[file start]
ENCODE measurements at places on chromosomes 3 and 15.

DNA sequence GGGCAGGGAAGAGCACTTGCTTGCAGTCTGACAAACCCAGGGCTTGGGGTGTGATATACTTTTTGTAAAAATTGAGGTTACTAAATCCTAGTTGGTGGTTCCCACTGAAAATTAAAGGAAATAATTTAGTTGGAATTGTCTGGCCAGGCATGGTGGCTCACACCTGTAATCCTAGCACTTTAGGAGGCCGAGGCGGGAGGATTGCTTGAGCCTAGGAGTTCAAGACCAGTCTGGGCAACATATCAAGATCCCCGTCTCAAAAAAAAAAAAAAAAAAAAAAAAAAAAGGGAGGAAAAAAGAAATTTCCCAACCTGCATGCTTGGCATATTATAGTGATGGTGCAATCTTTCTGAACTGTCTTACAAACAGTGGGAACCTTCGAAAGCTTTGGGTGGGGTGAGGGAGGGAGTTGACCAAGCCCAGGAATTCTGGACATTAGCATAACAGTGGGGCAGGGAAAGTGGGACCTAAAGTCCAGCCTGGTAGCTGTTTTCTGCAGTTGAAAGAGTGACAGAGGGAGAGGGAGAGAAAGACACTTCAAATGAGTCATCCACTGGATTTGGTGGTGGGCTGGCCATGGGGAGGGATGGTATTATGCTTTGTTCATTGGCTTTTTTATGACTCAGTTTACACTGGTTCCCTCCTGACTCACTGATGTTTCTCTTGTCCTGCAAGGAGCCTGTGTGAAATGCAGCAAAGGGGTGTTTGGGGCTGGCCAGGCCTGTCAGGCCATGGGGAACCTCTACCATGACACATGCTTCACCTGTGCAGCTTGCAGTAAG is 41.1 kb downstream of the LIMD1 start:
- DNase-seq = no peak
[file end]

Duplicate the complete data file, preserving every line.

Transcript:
ENCODE measurements at places on chromosomes 3 and 15.

DNA sequence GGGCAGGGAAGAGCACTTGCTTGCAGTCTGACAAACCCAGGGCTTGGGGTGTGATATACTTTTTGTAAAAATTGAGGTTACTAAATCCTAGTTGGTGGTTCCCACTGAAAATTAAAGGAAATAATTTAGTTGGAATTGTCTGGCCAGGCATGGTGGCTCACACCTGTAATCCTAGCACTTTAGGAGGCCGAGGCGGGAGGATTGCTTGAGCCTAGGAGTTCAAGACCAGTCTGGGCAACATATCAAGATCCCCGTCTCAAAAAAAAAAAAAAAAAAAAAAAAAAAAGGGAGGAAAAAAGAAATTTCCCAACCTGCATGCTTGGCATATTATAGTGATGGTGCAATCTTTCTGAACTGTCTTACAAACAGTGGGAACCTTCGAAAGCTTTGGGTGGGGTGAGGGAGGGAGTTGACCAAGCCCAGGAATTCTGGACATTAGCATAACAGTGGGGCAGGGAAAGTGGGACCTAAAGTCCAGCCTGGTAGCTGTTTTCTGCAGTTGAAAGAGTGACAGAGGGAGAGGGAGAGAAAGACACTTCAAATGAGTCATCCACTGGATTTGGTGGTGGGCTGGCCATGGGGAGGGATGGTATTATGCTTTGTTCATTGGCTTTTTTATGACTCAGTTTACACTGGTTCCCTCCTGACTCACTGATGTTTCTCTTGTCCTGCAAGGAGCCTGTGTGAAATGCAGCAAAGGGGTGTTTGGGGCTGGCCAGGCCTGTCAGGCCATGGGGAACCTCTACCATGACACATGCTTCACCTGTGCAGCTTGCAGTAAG is 41.1 kb downstream of the LIMD1 start:
- DNase-seq = no peak